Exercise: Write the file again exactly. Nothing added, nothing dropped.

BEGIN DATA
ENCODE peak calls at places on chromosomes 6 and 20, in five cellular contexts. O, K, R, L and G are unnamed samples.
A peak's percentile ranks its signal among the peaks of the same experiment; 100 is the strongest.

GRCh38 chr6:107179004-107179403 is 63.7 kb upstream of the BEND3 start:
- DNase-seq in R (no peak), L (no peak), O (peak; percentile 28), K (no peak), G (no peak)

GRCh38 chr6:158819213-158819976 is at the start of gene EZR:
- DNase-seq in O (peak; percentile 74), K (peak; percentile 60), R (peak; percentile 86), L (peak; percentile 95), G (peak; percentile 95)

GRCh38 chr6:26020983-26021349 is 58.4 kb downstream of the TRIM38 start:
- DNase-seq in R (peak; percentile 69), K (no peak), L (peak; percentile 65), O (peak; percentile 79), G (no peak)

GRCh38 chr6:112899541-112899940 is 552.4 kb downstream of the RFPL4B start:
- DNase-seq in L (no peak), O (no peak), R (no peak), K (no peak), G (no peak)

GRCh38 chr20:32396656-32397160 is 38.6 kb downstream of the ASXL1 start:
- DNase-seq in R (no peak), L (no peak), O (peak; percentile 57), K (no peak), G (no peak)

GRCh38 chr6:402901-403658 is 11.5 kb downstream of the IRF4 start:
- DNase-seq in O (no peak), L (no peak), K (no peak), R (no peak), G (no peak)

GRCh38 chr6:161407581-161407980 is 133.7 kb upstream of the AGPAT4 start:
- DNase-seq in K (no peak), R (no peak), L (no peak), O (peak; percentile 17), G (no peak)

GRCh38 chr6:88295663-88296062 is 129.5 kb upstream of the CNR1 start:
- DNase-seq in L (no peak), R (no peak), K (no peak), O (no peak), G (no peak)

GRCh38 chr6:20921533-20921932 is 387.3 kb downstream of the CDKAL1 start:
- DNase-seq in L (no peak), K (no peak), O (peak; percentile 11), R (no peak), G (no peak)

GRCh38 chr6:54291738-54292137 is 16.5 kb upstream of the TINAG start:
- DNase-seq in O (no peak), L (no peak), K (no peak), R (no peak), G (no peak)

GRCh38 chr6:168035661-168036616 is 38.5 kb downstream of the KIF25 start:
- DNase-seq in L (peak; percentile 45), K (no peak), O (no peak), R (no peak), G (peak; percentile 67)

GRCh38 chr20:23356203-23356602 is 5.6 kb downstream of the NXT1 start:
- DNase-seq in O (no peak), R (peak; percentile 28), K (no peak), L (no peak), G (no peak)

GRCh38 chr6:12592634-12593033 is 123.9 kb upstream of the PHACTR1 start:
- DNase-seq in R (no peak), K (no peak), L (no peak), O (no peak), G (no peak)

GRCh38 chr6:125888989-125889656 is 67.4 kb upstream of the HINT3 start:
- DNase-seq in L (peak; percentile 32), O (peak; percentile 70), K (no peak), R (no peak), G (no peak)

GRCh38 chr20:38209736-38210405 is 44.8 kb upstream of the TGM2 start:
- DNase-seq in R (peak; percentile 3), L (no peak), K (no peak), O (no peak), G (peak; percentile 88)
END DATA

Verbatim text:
ENCODE peak calls at places on chromosomes 6 and 20, in five cellular contexts. O, K, R, L and G are unnamed samples.
A peak's percentile ranks its signal among the peaks of the same experiment; 100 is the strongest.

GRCh38 chr6:107179004-107179403 is 63.7 kb upstream of the BEND3 start:
- DNase-seq in R (no peak), L (no peak), O (peak; percentile 28), K (no peak), G (no peak)

GRCh38 chr6:158819213-158819976 is at the start of gene EZR:
- DNase-seq in O (peak; percentile 74), K (peak; percentile 60), R (peak; percentile 86), L (peak; percentile 95), G (peak; percentile 95)

GRCh38 chr6:26020983-26021349 is 58.4 kb downstream of the TRIM38 start:
- DNase-seq in R (peak; percentile 69), K (no peak), L (peak; percentile 65), O (peak; percentile 79), G (no peak)

GRCh38 chr6:112899541-112899940 is 552.4 kb downstream of the RFPL4B start:
- DNase-seq in L (no peak), O (no peak), R (no peak), K (no peak), G (no peak)

GRCh38 chr20:32396656-32397160 is 38.6 kb downstream of the ASXL1 start:
- DNase-seq in R (no peak), L (no peak), O (peak; percentile 57), K (no peak), G (no peak)

GRCh38 chr6:402901-403658 is 11.5 kb downstream of the IRF4 start:
- DNase-seq in O (no peak), L (no peak), K (no peak), R (no peak), G (no peak)

GRCh38 chr6:161407581-161407980 is 133.7 kb upstream of the AGPAT4 start:
- DNase-seq in K (no peak), R (no peak), L (no peak), O (peak; percentile 17), G (no peak)

GRCh38 chr6:88295663-88296062 is 129.5 kb upstream of the CNR1 start:
- DNase-seq in L (no peak), R (no peak), K (no peak), O (no peak), G (no peak)

GRCh38 chr6:20921533-20921932 is 387.3 kb downstream of the CDKAL1 start:
- DNase-seq in L (no peak), K (no peak), O (peak; percentile 11), R (no peak), G (no peak)

GRCh38 chr6:54291738-54292137 is 16.5 kb upstream of the TINAG start:
- DNase-seq in O (no peak), L (no peak), K (no peak), R (no peak), G (no peak)

GRCh38 chr6:168035661-168036616 is 38.5 kb downstream of the KIF25 start:
- DNase-seq in L (peak; percentile 45), K (no peak), O (no peak), R (no peak), G (peak; percentile 67)

GRCh38 chr20:23356203-23356602 is 5.6 kb downstream of the NXT1 start:
- DNase-seq in O (no peak), R (peak; percentile 28), K (no peak), L (no peak), G (no peak)

GRCh38 chr6:12592634-12593033 is 123.9 kb upstream of the PHACTR1 start:
- DNase-seq in R (no peak), K (no peak), L (no peak), O (no peak), G (no peak)

GRCh38 chr6:125888989-125889656 is 67.4 kb upstream of the HINT3 start:
- DNase-seq in L (peak; percentile 32), O (peak; percentile 70), K (no peak), R (no peak), G (no peak)

GRCh38 chr20:38209736-38210405 is 44.8 kb upstream of the TGM2 start:
- DNase-seq in R (peak; percentile 3), L (no peak), K (no peak), O (no peak), G (peak; percentile 88)